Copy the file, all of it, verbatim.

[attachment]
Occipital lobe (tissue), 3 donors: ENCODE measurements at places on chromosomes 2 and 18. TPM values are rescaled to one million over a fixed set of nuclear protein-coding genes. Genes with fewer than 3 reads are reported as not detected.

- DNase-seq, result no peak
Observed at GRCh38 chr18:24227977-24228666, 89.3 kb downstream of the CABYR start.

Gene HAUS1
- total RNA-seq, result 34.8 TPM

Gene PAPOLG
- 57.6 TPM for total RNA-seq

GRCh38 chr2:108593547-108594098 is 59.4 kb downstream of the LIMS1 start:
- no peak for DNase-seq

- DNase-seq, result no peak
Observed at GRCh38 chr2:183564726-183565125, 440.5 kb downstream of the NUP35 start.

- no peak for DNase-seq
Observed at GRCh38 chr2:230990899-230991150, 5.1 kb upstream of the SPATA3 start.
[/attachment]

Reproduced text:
Occipital lobe (tissue), 3 donors: ENCODE measurements at places on chromosomes 2 and 18. TPM values are rescaled to one million over a fixed set of nuclear protein-coding genes. Genes with fewer than 3 reads are reported as not detected.

- DNase-seq, result no peak
Observed at GRCh38 chr18:24227977-24228666, 89.3 kb downstream of the CABYR start.

Gene HAUS1
- total RNA-seq, result 34.8 TPM

Gene PAPOLG
- 57.6 TPM for total RNA-seq

GRCh38 chr2:108593547-108594098 is 59.4 kb downstream of the LIMS1 start:
- no peak for DNase-seq

- DNase-seq, result no peak
Observed at GRCh38 chr2:183564726-183565125, 440.5 kb downstream of the NUP35 start.

- no peak for DNase-seq
Observed at GRCh38 chr2:230990899-230991150, 5.1 kb upstream of the SPATA3 start.